02 June 2008

Black-gloved Wallaby - Macropus irma

Click to enlarge image
Black-gloved Wallaby footprint
Western Grey Kangaroo footprint

Black-gloved Wallaby - Macropus irma
(also known as the Western Brush Wallaby)

Sorry I have no photos of this animal as it is extremely shy and remains in dense vegetation during the day. When encountered it is usually a loud crash in nearby vegetation and a bluey grey shape sprinting at great speed with head down and tail trailing out behind. So all you see is this low hopping animal whose whole body is parallel to the ground and seldom leaping higher than the vegetation. Its movement is very distinctive as the Grey Kangaroos keep their heads up and hop up and down, rather than the more horizontal motion of this marsupial.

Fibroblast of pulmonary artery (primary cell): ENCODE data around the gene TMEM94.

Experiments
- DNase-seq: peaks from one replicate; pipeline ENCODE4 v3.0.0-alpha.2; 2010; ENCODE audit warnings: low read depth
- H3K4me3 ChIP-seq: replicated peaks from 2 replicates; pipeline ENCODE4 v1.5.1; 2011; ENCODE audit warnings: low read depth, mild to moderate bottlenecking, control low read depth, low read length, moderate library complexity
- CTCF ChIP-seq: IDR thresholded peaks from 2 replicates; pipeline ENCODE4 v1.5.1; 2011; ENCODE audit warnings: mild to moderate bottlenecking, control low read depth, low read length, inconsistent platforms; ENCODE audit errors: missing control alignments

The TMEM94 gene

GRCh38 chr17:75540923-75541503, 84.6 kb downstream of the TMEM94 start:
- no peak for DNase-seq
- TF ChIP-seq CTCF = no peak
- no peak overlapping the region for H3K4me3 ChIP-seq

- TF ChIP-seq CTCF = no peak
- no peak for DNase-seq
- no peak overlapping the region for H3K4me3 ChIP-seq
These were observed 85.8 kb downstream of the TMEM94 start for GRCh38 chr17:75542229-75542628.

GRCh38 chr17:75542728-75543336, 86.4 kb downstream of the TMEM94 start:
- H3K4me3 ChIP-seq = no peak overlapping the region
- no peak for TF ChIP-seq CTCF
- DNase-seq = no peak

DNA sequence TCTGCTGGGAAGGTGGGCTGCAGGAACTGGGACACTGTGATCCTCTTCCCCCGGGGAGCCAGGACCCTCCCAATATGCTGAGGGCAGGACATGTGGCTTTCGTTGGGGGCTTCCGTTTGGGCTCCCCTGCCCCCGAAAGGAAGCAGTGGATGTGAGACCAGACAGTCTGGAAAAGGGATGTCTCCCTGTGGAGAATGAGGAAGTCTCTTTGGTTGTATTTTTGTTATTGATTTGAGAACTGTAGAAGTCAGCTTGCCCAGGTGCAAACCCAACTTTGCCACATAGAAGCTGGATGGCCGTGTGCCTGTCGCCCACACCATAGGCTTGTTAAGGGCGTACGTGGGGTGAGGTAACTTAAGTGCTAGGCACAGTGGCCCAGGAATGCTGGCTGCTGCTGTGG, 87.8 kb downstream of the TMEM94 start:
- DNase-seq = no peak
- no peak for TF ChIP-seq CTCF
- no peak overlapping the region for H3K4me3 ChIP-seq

Like their common name suggests, it has black paws and a long black tipped tail. The face of mature animals have a white facial stripe running from the mouth to the ears. It is a little smaller than the female Western Grey Kangaroo and stands over a metre in height. Very difficult to judge their numbers, although much less than the grey kangaroo. It is more likely that you would see their easily recognisable tracks rather than the animal itself. The photos above show my interpretation of the tracks of both macropods travelling in a straight line. To read more about this animal click here: http://www.murray.wa.gov.au/community/dwellingupvisitorcentre/documents/mammals/brushwallaby